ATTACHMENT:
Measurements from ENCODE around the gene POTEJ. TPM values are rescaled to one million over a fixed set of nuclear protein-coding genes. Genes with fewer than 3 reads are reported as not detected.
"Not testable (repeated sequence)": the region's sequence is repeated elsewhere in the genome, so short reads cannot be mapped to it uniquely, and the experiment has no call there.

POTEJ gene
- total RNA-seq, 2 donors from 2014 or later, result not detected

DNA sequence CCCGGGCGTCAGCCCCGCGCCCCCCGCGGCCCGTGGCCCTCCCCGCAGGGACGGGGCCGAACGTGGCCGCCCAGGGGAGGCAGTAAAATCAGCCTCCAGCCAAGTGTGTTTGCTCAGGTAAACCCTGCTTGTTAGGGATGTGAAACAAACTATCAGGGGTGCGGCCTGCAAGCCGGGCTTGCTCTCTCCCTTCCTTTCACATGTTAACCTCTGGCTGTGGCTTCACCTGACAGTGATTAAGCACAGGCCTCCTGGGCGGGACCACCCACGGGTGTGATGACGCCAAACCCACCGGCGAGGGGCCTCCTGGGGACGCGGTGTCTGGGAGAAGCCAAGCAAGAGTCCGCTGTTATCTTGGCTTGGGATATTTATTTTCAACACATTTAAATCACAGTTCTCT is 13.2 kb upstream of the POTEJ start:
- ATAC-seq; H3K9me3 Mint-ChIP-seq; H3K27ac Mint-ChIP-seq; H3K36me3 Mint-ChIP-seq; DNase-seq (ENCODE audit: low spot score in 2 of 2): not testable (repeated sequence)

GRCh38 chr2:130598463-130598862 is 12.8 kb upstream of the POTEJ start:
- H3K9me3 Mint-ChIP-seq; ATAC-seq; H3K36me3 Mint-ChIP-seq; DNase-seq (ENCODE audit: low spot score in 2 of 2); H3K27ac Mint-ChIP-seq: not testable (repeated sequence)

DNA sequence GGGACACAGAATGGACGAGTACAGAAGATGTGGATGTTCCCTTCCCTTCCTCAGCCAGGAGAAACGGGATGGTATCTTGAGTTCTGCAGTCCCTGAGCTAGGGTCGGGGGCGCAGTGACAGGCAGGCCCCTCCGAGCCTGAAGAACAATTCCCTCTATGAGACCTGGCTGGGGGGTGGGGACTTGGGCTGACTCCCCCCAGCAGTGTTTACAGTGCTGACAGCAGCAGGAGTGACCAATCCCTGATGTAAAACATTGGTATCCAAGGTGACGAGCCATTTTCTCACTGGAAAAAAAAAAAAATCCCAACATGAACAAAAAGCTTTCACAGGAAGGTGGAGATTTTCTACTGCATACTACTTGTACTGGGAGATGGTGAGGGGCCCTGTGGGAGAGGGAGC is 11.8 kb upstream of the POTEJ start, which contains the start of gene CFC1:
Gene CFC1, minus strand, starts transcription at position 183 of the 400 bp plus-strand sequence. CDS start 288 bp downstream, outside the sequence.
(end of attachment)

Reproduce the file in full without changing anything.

Measurements from ENCODE around the gene POTEJ. TPM values are rescaled to one million over a fixed set of nuclear protein-coding genes. Genes with fewer than 3 reads are reported as not detected.
"Not testable (repeated sequence)": the region's sequence is repeated elsewhere in the genome, so short reads cannot be mapped to it uniquely, and the experiment has no call there.

POTEJ gene
- total RNA-seq, 2 donors from 2014 or later, result not detected

DNA sequence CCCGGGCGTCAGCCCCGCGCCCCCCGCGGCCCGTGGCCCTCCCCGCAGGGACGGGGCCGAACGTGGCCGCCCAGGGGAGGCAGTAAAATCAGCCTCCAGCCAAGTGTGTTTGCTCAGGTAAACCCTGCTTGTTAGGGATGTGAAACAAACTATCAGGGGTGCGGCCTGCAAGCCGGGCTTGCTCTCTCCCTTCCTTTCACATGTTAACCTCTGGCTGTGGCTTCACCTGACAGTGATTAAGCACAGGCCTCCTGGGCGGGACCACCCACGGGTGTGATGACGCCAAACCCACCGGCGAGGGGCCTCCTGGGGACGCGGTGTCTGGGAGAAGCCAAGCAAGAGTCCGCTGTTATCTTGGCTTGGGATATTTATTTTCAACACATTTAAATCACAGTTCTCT is 13.2 kb upstream of the POTEJ start:
- ATAC-seq; H3K9me3 Mint-ChIP-seq; H3K27ac Mint-ChIP-seq; H3K36me3 Mint-ChIP-seq; DNase-seq (ENCODE audit: low spot score in 2 of 2): not testable (repeated sequence)

GRCh38 chr2:130598463-130598862 is 12.8 kb upstream of the POTEJ start:
- H3K9me3 Mint-ChIP-seq; ATAC-seq; H3K36me3 Mint-ChIP-seq; DNase-seq (ENCODE audit: low spot score in 2 of 2); H3K27ac Mint-ChIP-seq: not testable (repeated sequence)

DNA sequence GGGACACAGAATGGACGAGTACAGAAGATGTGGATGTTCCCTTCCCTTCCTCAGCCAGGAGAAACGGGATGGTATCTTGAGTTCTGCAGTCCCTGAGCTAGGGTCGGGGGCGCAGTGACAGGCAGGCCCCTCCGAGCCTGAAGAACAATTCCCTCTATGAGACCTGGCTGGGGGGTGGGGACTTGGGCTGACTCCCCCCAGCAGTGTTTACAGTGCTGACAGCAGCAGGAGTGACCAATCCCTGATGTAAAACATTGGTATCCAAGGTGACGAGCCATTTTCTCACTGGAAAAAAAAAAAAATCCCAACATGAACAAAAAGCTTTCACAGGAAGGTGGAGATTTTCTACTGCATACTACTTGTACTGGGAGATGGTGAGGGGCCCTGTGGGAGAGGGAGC is 11.8 kb upstream of the POTEJ start, which contains the start of gene CFC1:
Gene CFC1, minus strand, starts transcription at position 183 of the 400 bp plus-strand sequence. CDS start 288 bp downstream, outside the sequence.